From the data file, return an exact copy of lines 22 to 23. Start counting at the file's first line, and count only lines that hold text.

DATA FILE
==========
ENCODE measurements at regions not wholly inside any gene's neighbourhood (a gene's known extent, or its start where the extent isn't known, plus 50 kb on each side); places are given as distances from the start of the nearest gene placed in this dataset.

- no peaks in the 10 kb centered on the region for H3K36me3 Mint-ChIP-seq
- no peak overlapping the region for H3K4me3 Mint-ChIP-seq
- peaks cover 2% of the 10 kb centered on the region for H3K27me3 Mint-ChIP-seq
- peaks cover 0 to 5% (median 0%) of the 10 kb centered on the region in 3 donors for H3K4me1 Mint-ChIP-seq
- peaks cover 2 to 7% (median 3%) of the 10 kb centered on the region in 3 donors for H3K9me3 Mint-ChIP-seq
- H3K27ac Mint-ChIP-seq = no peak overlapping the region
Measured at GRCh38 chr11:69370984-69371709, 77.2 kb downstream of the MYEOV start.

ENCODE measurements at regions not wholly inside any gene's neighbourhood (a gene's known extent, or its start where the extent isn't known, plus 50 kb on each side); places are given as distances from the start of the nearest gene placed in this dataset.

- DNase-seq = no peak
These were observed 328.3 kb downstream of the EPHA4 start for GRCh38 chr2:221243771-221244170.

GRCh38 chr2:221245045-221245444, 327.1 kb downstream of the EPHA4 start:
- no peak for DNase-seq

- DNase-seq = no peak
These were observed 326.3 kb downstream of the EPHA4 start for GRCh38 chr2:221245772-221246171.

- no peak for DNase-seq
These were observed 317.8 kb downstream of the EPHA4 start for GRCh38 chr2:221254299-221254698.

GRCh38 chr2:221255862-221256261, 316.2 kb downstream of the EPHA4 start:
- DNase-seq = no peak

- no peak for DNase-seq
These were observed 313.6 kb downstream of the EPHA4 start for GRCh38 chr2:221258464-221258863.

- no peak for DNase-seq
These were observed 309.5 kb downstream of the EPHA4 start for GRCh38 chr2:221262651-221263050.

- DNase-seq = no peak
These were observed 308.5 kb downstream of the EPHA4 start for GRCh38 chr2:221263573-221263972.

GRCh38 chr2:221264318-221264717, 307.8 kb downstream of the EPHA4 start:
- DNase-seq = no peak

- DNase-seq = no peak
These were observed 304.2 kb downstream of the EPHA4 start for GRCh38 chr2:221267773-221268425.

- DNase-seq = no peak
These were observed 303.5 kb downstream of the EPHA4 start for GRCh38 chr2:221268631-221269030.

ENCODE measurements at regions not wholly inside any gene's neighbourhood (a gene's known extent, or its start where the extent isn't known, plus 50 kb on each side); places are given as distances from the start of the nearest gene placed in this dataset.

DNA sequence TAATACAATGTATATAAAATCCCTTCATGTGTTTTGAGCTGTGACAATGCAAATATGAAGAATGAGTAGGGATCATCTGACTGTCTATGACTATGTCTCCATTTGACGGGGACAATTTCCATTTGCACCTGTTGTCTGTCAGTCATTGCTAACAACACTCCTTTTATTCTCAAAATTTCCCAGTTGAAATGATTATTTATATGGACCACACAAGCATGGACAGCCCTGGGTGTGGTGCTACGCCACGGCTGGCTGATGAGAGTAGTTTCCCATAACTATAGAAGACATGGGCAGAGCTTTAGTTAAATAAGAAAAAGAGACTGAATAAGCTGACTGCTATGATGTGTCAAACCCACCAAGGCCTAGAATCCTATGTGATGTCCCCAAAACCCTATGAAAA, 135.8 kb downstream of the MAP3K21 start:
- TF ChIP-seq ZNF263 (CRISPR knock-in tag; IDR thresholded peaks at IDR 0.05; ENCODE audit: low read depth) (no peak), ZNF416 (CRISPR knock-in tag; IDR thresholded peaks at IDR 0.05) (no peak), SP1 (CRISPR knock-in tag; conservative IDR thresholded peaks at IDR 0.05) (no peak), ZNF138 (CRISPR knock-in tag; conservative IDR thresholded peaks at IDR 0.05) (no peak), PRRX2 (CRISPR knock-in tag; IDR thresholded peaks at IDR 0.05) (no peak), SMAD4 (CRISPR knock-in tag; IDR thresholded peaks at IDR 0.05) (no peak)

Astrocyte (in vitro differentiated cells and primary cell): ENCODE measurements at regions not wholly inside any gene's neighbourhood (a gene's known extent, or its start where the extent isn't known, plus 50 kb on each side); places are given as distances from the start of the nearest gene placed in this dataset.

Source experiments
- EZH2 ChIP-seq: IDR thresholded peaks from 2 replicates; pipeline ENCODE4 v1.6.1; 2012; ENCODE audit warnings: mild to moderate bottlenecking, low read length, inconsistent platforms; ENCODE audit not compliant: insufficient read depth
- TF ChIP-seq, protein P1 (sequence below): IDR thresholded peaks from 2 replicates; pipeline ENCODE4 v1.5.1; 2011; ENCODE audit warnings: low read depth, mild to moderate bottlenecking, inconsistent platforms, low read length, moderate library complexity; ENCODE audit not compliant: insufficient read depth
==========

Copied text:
- no peak for DNase-seq
These were observed 309.5 kb downstream of the EPHA4 start for GRCh38 chr2:221262651-221263050.